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Self-Improvement & Hobbies

F1 'to bring bigger benefits' in next lap

Greater economic spin-offs likely in next five years, says latest study.
The Straits Times - September 25, 2012
By: Terrence Voon And Yasmine Yahya
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F1 'to bring bigger benefits' in next lap The SingTel Singapore Grand Prix 2012 F1 race in session on Sunday (above), and revellers enjoying one of the concerts in the F1 line-up this year. From 2008 to last year, F1 attracted about $560 million in incremental tourism receipts, as well as a telev

AFTER a five-year learning curve, Singapore is now in pole position to reap greater benefits from Formula One.

The Republic signed a new deal to stage the night race for another five years last weekend, and according to new figures from a Boston Consulting Group (BCG) study, the next lap is likely to see increased economic spin-offs in tourism and investment.

BCG, which was engaged by the Singapore Government two years ago to analyse the cost and benefits of the F1 race, surveyed individuals in the top 20 per cent income bracket from selected markets such as China, Russia, Brazil, Britain and Spain.

They found that 30 per cent to 40 per cent of those who watched the Republic's Grand Prix had an improved perception and awareness about Singapore, compared to those who did not watch the race.

Those who watched the race were also 10 per cent more likely to travel to Singapore.

The effects have already been felt, as data compiled by Amadeus, a leading IT solutions firm in the tourism and travel industry, and market research and consulting company Forward Data SL suggests.

Their report showed that Australians continue to top the list for inbound travellers during F1 week this year. They were followed by tourists from Britain and the United States. The numbers indicate that the race has broadened Singapore's tourism appeal beyond traditional markets like Indonesia, China and India, and made inroads into Europe and Oceania, where F1 is most popular.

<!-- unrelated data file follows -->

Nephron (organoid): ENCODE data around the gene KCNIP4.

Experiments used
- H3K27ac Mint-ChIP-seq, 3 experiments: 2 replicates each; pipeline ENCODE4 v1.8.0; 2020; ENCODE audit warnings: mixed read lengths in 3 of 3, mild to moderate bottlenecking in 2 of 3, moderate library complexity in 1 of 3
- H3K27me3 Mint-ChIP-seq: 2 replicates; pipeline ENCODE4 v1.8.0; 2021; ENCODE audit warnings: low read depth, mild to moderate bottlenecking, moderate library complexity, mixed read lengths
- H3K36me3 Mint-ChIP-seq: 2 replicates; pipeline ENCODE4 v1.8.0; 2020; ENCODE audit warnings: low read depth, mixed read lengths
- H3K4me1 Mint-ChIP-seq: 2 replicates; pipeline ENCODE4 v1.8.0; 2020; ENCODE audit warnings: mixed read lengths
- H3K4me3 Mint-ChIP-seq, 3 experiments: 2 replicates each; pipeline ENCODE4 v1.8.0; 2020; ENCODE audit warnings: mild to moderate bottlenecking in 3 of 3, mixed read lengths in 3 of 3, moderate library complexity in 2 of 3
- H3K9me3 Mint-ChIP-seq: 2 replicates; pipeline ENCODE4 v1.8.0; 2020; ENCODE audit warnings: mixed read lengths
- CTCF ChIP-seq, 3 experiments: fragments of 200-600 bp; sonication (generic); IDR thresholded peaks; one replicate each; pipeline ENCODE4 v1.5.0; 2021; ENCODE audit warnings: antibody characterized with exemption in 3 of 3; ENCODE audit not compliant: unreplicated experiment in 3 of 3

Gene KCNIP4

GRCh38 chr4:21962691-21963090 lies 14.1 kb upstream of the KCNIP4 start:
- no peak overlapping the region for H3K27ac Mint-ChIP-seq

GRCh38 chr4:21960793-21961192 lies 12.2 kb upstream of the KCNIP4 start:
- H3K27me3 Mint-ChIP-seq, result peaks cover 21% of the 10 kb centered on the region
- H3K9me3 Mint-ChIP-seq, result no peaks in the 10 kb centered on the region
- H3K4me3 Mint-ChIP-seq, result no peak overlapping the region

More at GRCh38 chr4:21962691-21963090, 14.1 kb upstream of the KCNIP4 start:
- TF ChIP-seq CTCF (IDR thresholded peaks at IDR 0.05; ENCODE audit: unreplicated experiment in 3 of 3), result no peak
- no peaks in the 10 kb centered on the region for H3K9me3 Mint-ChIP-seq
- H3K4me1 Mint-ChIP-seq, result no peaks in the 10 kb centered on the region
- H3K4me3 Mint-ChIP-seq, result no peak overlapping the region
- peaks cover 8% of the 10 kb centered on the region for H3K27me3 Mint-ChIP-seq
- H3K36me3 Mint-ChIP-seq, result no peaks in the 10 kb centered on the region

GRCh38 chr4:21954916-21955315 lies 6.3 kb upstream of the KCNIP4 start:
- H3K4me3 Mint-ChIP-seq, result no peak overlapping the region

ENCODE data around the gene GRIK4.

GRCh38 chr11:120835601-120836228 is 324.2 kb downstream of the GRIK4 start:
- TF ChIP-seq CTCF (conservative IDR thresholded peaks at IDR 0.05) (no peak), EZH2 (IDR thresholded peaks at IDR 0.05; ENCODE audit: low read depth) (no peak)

"The main thing is that the race has become more famous," Minister of State for Trade and Industry Teo Ser Luck told The Straits Times. "F1 has a brand equity that ranks up there with the Olympics and the World Cup. When I meet dignitaries, it comes up. When I talk to business leaders, they bring it up."

Indeed, the potential growth goes beyond tourism dollars.

A separate BCG survey said 70 per cent to 90 per cent of business owners and top management of mid-sized companies had improved perceptions of Singapore due to F1. Five per cent to 10 per cent of them are now keen to invest and do business here.

The two-prong tourism-business approach could see the Republic reap $1 billion in "net economic output" over 10 years and another $1 billion in terms of increased tourism and investment, according to BCG.

"You get greater impact if you host it for 10 years instead of just five," said BCG partner Jeffrey Chua. "Doing it for one year, like the Olympics and World Cup, doesn't really bring a lot of induced benefits.

"People forget. You get the branding effect only when you do it over and over again."

From 2008 to last year, F1 attracted about $560 million in incremental tourism receipts, as well as a television audience of around 360 million. It helped defray the estimated $150 million annual bill for organising the race.

There are other spin-offs.

Several conferences are timed to coincide around the F1 race, like the Russia Singapore Business Forum, Fix Protocol's annual Singapore conference, as well as the Singapore Global Dialogue, organised by the S. Rajaratnam School of International Studies. The inaugural Singapore Summit was also held last weekend.

The race itself is also a major opportunity for banks and other major corporations here, such as the Singapore Exchange, to entertain clients and clinch deals.

Mr Ranjit Khanna, the head of South-east Asia and global non-resident Indians at private bank Coutts, said: "F1 is always a popular fixture on the calendar, one that our clients thoroughly enjoy and always look forward to."

DBS Bank, which buys hospitality suites or walkabout tickets for its staff and clients every year, said it was "open to exploring various other associations with F1 in the years ahead".

Barclays Capital economist Leong Wai Ho said: "Having the F1 race allows someone sitting miles away to see Singapore for that two hours; this marketing is a big part of having the race.

"It is not all about how much money you can earn from the race itself."

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